Rep. Greg Stumbo Speaker of the House
October 9, 2013
No matter the subject, it seems we are always wanting to know how we compare with others.
It happens on the playing field, in the boardroom and in the classroom. It also takes place among the states as they try to gain any kind of competitive edge.
Each year, an annual publication known as “State Rankings” gives us a scorecard, so to speak, by compiling more than 500 lists that cover a variety of areas, from agriculture and education to health and housing. This provides a much clearer picture of what appears to be working and where improvement may be needed.
In agriculture, for example, we can see that Kentucky’s farmers are, in many ways, truly exceptional. We have more farms than all but four states, and these farms cover 14 million of the state’s 25 million acres, a figure that puts us ahead of such larger states as North Carolina and Pennsylvania. Each acre of our farms is valued at little more than $3,000, which is well above the national average of $2,650.
Our farm income in 2011 was $1.5 billion – nearly double Tennessee’s $800 million – and in 2012, we were eighth among the states in the production of chickens; 14th in cattle and corn; 16th in soybeans; 17th in wheat; and 19th in hogs. Although the listings didn’t include it, we’re among the nation’s leaders as well in tobacco and horses.
We can also boast high numbers when it comes to manufacturing. While we’re 22nd in the number of people working in this industry – more than 216,000 employees overall – we’re 10th when you measure the percentage of these jobs as part of all non-farm employment.
There are similar bright spots when it comes to education. Our fourth and eighth graders were tied at 15th in reading in 2011, while those grades were ranked 27th and 34th, respectively, in math.
We have more institutions of higher learning – 76 altogether – than nearly 30 other states, and we’re 15th in the average number of libraries. Additionally, only a few states have a higher rate of internet-connected computers than Kentucky does in their libraries.
A group of statistics especially important to Kentucky underscores just how big of an impact the country’s military has on the commonwealth. The U.S. Department of Defense spent $12.28 billion here in 2009, which was more than all but 15 states. Since many of those are larger, a more accurate picture is how much the department spent per person, which in our case was about $3,000 that year, putting us seventh among the states.
Not surprisingly, given the presence of Fort Campbell and Fort Knox, we were also seventh in the number of active-duty personnel that year, and their combined pay was $4.34 billion. Civilian defense employees and military retirees brought home nearly $1 billion more.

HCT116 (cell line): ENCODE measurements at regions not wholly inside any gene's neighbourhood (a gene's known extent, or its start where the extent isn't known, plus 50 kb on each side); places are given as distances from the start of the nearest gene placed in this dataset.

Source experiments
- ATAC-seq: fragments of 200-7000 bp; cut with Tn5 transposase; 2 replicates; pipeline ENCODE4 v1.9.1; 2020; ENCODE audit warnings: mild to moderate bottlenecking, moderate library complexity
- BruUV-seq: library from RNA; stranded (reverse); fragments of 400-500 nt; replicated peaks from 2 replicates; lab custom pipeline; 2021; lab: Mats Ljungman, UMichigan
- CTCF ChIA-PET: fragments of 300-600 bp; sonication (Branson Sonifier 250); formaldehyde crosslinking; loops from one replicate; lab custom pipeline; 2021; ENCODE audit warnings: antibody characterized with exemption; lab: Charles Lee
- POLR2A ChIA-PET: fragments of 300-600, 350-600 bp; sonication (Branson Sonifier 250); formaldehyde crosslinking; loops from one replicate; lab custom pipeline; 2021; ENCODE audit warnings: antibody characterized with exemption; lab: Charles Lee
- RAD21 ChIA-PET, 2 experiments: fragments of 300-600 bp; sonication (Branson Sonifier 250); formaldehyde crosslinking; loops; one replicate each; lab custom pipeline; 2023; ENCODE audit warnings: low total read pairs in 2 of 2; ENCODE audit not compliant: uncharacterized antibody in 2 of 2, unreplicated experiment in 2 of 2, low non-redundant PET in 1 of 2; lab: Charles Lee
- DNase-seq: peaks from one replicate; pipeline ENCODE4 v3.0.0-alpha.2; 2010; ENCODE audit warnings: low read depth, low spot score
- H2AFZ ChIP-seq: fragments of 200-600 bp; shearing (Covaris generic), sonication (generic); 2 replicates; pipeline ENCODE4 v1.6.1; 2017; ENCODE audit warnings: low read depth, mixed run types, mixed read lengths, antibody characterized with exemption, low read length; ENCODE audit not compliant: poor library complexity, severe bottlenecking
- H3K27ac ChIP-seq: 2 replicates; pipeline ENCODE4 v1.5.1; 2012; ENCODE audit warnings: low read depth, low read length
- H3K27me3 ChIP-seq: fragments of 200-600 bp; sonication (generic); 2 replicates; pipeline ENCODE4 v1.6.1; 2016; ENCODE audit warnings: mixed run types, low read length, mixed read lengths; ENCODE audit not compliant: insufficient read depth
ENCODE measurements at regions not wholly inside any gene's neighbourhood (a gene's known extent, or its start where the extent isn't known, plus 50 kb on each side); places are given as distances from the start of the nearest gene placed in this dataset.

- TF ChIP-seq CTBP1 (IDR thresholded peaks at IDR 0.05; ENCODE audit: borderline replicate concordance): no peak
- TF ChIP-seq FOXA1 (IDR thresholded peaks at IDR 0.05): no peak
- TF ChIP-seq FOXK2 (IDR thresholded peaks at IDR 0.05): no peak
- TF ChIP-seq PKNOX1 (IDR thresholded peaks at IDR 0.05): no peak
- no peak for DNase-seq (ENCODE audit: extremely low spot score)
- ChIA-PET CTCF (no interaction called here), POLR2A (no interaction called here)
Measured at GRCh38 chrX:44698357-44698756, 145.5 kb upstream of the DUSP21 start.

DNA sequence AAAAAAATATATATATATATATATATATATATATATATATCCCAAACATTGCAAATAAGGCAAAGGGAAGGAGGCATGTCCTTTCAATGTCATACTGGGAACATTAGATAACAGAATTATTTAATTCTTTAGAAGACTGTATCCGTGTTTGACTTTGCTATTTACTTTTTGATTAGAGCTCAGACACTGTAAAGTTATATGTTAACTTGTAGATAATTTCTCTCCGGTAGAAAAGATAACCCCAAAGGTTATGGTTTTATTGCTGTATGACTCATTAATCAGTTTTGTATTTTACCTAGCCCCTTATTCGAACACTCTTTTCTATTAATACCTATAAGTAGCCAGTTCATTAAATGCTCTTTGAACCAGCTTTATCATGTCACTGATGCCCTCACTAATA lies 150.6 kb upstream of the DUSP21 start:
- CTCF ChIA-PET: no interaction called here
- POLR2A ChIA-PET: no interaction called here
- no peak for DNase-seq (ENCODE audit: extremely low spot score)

Our best ranking was in the percentage of roads considered mediocre or in poor condition, with no state beating our 2.3 percent. That’s nearly seven times smaller than the national average. Another piece of good news is that only a handful of states have a lower percentage of highway traffic deaths involving alcohol, although one is still too many.
On the flip side, we have many bridges that need to be repaired or replaced, and we drive to work alone in much higher numbers than most states. Our commute time – about 23 minutes – is better than many, however.
In other areas, we have a high rate of home ownership and families who no longer have a mortgage. Only one state, Delaware, has a lower average cost for new homes, with Kentucky’s at $124,494.
In health matters, there is both good and bad news. We unfortunately have some of the highest death rates when it comes to cancer and accidents, but we’re third-best in immunizing our young children and have the 13th-highest percentage of registered nurses.
From a public safety standpoint, our violent crime rate remains low. In 2011, it ranked 41st.
The “State Rankings” publication has some other interesting comparisons.
We have a relatively high marriage and divorce rate, with both among the top 12 states. We’re tops in smoking among adults but almost at the bottom in alcohol consumption.
In things beyond our control, our average daily temperature of 55.8 degrees makes us the 17th warmest state in the country, but we’re 36th in the percentage of sunny days. In 2012, only four states experienced more tornadoes than we did; in fact, we had 24 more that year than Oklahoma.
All of these statistics are just a small sample of all that the book has to offer. While it may not fully explain why Kentucky is such a great place to live and work, it nonetheless gives us a lot of information that can help us make that case.